The Iowa House of Representatives passed without changes SF 106, the bill updating Iowa’s income tax to incorporate last month’s Fiscal Cliff tax bill. The bill conforms to all federal changes except for bonus depreciation, which remains unavailable on Iowa returns.
Now the bill goes to Governor Branstad. The Governor vetoed a prior conformity bill because it adopted bonus depreciation; he is expected to sign this one.
The early passage of these bills is a relief to taxpayers affected by the federal changes. Now they know how to file their Iowa 2012 returns. Among the items affected by the bill:
– Section 179 depreciation. Iowa now adopts the federal $500,000 limit for 2012 and 2013.
– IRA charitable distributions up to $100,000
– The above-the-line deductions for educator expenses and college tuition
– The optional deduction for state and local sales taxes.
No word yet on when the Governor will act on the bill.
West Des Moines denture-maker pleads to tax evasion. The West Des Moines Patch reports:
Charles R. Barbour, who entered his plea to one count of income tax evasion in a proceeding before U.S. Magistrate Judge Celeste F. Bremer, will be sentenced on May 9.
In it, Barbour admitted that he understated tax year 2006 income in the amount of nearly $81,000, tax year 2007 income in the amount of nearly $51,000, tax year 2008 income in the amount of nearly $52,900 and tax year 2009 income in the amount of $11,300.
From the plea agreement it appears that the charges involve diversion of business receipts from his denture-making business to a personal bank account, and improper deductions:
Barbour willfully claimed false business expenses on the Schedules C for tax years 2007, 2008 and 2009; deducting internet and cable expenses for his residence as advertising expense; rent payments on a condominium and an apartment as rent expense; loan repayments to his parents as equipment repairs and maintenance expense; payments for his daughter’s medical expenses as medical supplies; payments to a local country club as professional development; and child support payments as professional fees and contract labor expenses.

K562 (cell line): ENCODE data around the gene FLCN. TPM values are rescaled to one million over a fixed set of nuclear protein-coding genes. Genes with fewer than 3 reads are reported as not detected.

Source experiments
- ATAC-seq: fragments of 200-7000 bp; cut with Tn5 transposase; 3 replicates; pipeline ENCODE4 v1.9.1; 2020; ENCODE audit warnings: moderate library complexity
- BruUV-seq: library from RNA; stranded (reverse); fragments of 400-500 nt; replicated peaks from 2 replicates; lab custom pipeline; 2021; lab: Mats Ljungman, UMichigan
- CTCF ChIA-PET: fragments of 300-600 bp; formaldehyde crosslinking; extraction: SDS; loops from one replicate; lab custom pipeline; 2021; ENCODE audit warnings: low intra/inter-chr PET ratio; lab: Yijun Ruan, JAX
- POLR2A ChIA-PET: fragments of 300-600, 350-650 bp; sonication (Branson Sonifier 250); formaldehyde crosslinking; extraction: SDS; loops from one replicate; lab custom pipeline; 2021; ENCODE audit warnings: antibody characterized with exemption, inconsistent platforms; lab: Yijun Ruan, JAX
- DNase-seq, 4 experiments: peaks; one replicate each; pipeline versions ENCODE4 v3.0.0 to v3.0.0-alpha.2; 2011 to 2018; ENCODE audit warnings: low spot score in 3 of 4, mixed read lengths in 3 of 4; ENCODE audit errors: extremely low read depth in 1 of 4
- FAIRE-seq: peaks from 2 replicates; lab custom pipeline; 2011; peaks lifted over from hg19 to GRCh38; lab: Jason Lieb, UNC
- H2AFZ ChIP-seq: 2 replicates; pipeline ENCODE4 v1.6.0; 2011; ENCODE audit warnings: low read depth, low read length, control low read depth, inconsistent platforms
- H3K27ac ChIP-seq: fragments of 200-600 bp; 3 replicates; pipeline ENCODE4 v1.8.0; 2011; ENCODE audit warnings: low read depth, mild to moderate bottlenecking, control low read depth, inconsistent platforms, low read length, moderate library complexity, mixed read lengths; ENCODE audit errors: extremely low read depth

The standard IRS audit programs for business expenses look for personal expenses disguised as business expenses, and an experienced examiner knows where to look. That makes sneaking personal expenses onto a business return a bad bet — and if you make a habit of it, it can become a much bigger problem than back taxes and penalties.
Tyler Cowen, Will health insurance premia rise for young males?
Look at Table 1– where it says that the average premium for young healthy males will go from $2,000 to a little over $5,000. Yikes.
When the largely-optional penalty for not buying insurance is $695, it doesn’t seem likely that healthy young males will buy a lot of insurance — especially when they can buy it when they get sick because of the rules against pre-existing condition limits. It’s hard to imagine this working well.
Jack Townsend, Article for Canadians with Unreported Canadian Retirement Plans and Accounts. More news from the foreign tax compliance jaywalker-shooting front.
Linda Beale, Soon-to-be Google litigation with IRS over 2003-4 returns? A disclosure in their 10-K.
Kaye Thomas, Gaps in Cost Basis Reporting. Don’t just take as gospel what the broker tells you.
Ellen Kant, Super Bowl Loophole (Tax Policy Blog). On how the hugely-profitable NFL, and other sports leagues, are tax-exempt.
Elaine Maag, The Immigration Debate: Another Reason We Ought to Separate Work and Family Credits (TaxVox).
Have you ever tried to shoot one? Oh, I thought you said “Quail.” There Is Nothing Perplexing About Quill (Cara Griffith, Tax.com):
By saying that Quill created a perplexing inquiry gives credence to the idea that states can get around the physical presence requirement, but they can’t.
Russ Fox has a new book out, Tax Strategies for the Small Business Owner. Cool!
Yeah, that will solve the deficit. Obama repeats call to end tax break for corporate jets, and more. (Patrick Temple-West, Tax Break). I’m sure that will be wonderful news at the HondaJet North Carolina production facility that is newly up and running.
TaxGrrrl, Taxpayer Alleges IRS Agent Offered Sex In Exchange For Lower Tax Penalties On Audit. Sounds far-fetched, but based on what I have seen of IRS agents, it would be a human rights offense.
You expected “Days of Our Lives?” The Situation Around the Registered Tax Return Preparer Program Has Become a Really Bad Soap Opera (Going Concern)